The last Samson

Samson stood wavering in his favourite summertime meadow in the realm of sheer towering rock and pure white snow

Samson stood wavering in his favourite summertime meadow in the realm of sheer towering rock and pure white snow, peering at the world below, he wondered where the local herds had gone, for he hadn’t spotted one of his own in two years. He was losing his strength steadily, but at the ripe old age of 12 his teeth were worn down to the gum-line and could no longer feed his once powerful body. Samson was the last of the Pleistocene Mountain Goats on Vancouver Island that became extinct over 10,000 years ago, most likely during the early Holocene warming which temperatures were warmer than they are today. Evidence of Mountain Goats have been discovered in a number of Northern Vancouver Island caves, skeletal remains dating 10,000 and 16,000 years old, their bones within the size range of modern specimens. I took the liberty of using the name Samson, a super-sized mountain goat in the range of over 300 pounds in the Selkirk Mountain range, for several years local mountaineers had described chance encounters, and two years ago I was lucky enough to spend several hours with him near Snow Cap Glacier at 2,700 metres. This is Samson’s 12th year, and chances are he may no longer be with us. It is a magnificent region with several glaciers, where Mountain Goats, and grizzly still roam the high peaks in good numbers, a region only reached by foot, and not tampered with by the ignorance and greed of man. Constant aggressive behaviour is a feature of every day life, as goat society is organized as a dominance hierarchy, in which individuals relative rank is determined by its ability to defend and assert a mobile personal space.  There is never a shortage of posturing of head to butt, horns back and smacking each other in the back side, their backsides have thick skin to prevent injuries, yet Samson fed amongst the bands without challenge, unlike the pre-adults. It’s a constant sparring match preparing for the heavy weight match, and make no mistake they can be lethal, as goats are on record of goring grizzlies to death, and humans who don’t respect their space. Spending so much time with grizzlies in the high country it became second nature to observe goats over the last 20 years. You come to realize they have a great capacity for curiosity, frustration, companionship, and joy. It was an animal that many believed was protected by man’s greed, because they lived in the tip top of the world in the clouds and snow, unlike the grizzly population that was being devastated by development in the valleys.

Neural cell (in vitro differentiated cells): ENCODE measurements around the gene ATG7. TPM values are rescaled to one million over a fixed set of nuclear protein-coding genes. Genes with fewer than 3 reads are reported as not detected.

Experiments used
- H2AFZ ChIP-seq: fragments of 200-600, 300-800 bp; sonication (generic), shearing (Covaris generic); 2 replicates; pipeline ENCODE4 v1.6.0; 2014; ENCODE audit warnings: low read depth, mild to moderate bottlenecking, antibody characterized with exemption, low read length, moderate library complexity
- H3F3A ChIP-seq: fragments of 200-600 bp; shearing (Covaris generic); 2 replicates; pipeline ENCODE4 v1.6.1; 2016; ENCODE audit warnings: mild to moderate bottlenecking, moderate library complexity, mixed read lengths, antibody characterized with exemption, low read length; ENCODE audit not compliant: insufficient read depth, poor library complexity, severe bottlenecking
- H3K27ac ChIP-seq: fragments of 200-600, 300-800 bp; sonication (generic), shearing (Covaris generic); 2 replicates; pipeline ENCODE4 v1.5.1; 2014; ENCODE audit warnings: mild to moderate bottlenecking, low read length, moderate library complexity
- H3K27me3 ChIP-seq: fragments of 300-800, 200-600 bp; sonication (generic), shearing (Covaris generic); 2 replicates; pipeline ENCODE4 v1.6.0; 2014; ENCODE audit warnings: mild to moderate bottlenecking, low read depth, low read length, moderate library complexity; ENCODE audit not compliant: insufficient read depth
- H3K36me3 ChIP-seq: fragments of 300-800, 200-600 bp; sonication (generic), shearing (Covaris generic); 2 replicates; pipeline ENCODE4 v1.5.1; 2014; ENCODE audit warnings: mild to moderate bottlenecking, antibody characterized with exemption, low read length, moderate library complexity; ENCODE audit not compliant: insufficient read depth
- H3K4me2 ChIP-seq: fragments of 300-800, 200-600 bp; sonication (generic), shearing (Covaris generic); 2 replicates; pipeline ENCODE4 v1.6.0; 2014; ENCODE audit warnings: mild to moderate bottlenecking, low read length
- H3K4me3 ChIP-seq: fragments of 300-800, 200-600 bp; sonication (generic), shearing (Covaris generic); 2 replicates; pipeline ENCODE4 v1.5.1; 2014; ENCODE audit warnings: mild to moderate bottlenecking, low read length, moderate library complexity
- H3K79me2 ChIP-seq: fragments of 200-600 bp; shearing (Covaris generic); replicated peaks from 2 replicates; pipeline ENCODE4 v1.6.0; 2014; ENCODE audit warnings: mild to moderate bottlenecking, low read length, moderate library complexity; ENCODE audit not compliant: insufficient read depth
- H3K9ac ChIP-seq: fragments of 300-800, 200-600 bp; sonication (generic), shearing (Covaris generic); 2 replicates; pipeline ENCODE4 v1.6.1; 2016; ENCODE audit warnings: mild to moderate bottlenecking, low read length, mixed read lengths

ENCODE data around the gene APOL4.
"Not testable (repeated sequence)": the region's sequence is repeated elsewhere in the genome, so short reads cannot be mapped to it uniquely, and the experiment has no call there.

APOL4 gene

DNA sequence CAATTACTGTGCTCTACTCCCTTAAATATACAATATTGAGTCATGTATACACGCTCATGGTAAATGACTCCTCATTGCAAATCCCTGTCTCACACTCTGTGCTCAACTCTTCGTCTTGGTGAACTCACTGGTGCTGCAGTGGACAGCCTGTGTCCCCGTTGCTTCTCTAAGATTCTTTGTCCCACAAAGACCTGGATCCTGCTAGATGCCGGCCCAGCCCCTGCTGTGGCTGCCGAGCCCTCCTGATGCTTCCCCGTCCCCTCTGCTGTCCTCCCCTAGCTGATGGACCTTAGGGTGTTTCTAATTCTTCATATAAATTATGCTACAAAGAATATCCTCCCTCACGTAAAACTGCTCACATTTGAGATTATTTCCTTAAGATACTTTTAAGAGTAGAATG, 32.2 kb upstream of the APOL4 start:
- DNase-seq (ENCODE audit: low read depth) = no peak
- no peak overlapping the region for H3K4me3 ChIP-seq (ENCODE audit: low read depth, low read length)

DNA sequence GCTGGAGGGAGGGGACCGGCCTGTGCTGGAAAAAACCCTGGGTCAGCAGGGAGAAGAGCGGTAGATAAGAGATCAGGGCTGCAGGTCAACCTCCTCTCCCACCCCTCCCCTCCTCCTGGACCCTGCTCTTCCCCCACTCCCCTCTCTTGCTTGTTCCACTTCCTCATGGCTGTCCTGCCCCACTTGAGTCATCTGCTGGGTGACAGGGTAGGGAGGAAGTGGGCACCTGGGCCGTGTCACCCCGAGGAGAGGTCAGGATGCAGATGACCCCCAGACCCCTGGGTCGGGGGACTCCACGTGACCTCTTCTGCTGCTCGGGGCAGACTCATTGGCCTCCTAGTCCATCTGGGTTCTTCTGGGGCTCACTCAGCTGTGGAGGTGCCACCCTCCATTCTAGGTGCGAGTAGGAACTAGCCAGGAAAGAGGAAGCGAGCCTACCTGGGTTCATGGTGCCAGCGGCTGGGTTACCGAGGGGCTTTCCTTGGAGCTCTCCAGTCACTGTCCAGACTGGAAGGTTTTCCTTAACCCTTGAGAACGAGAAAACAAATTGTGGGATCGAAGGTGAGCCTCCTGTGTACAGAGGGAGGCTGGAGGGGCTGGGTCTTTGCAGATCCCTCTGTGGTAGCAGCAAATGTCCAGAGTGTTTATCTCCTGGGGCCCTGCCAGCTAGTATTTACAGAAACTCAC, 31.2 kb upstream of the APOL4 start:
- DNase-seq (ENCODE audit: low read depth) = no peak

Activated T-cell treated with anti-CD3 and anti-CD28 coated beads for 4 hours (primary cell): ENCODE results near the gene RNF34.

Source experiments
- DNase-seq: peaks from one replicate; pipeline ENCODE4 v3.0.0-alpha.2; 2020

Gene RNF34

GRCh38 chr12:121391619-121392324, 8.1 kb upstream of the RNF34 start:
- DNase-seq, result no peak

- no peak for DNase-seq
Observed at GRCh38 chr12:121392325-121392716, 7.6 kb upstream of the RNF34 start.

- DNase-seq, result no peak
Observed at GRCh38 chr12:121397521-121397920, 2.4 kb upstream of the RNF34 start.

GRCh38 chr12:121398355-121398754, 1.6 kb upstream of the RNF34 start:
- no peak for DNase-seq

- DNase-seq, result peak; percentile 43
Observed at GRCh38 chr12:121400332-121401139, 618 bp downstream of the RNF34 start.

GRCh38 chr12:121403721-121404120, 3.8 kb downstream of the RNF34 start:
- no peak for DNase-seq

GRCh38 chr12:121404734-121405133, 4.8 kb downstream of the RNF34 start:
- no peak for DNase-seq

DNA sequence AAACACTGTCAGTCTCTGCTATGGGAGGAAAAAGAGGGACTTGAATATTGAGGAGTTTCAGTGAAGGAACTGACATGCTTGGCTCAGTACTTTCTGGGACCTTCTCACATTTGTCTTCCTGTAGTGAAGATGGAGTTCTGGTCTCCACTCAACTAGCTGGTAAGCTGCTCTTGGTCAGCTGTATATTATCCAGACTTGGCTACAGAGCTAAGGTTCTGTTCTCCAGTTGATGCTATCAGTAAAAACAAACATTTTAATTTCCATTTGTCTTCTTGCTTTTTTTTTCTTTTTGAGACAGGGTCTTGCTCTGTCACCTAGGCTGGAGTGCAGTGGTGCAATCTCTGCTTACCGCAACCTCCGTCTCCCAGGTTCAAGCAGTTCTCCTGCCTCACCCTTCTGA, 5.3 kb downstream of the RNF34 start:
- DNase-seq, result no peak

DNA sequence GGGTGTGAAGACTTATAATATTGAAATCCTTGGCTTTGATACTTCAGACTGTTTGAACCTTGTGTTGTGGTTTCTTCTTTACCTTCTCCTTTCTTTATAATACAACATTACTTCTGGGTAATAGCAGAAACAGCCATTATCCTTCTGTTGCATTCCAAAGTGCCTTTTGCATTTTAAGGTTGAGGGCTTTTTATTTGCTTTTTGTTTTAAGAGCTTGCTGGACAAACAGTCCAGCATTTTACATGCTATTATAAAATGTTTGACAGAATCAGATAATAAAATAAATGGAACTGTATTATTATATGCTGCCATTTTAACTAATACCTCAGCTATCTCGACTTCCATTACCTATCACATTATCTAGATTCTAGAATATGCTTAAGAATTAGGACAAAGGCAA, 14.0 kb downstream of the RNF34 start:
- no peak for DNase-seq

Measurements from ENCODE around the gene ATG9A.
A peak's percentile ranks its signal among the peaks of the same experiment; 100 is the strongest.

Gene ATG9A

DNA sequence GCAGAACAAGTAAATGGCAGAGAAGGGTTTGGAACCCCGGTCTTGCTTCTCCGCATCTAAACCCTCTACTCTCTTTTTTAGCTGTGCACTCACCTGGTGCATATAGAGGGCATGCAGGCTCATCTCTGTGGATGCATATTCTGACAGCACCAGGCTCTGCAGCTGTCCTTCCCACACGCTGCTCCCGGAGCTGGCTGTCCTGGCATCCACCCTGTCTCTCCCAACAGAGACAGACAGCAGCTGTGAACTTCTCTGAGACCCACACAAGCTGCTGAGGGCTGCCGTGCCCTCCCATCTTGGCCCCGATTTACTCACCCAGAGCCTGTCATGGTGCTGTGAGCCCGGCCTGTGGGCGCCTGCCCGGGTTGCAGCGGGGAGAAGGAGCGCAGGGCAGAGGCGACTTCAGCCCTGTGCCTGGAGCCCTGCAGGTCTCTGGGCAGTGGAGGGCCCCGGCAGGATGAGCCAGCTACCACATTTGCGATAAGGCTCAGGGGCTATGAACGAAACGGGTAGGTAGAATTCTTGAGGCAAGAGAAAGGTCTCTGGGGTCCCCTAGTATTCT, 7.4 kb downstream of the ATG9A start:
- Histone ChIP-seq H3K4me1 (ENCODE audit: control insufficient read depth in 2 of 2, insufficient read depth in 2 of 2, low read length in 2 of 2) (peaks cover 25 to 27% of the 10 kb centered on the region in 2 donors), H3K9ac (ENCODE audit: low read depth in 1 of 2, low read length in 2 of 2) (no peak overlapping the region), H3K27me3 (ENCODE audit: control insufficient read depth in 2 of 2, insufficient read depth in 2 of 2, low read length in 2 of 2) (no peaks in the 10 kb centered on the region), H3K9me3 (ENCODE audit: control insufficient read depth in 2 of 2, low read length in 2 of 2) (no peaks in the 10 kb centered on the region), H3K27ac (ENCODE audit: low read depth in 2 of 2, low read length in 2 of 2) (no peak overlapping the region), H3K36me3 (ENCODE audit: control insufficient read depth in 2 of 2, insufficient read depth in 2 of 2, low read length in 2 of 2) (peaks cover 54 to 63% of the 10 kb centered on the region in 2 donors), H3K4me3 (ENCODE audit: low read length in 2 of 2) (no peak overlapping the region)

That may have been true at one time, but with a provincial government bent on mining BC on a scale never seen before, even the elusive Mountain Goats are being impacted by mining.

In 1961 there were approximately 100,000 in BC, today the number varies between 20,000 and 60,000. If you divided the province in half, in the remote northern regions the population decline is very slight, but in southern BC the population has been devastated due to road access and mining development. There are several studies showing the impact of mining, using a couple of examples; the Denarchi/Sumanik study found one group went from 163 to three animals in five years after high slopes were opened by coal and oil-related operations, the Pendergast/Bindernagel study found one group went from 740 to 260 animals in just over 10 years due to development of coal operations.

When all the oil reserves and coal beds are dried up, will we then react by developing new energy strategies?

By then all the high pure places will have been destroyed along with the griz and mountain goat. Maybe we can reintroduce mountain goats to Vancouver Island before the mainland becomes a wasteland of pipelines and mine scars? You have to wonder if mankind is wise enough to overcome their self-inflicted tyranny of greed, and be pro-active in protecting nature.

 

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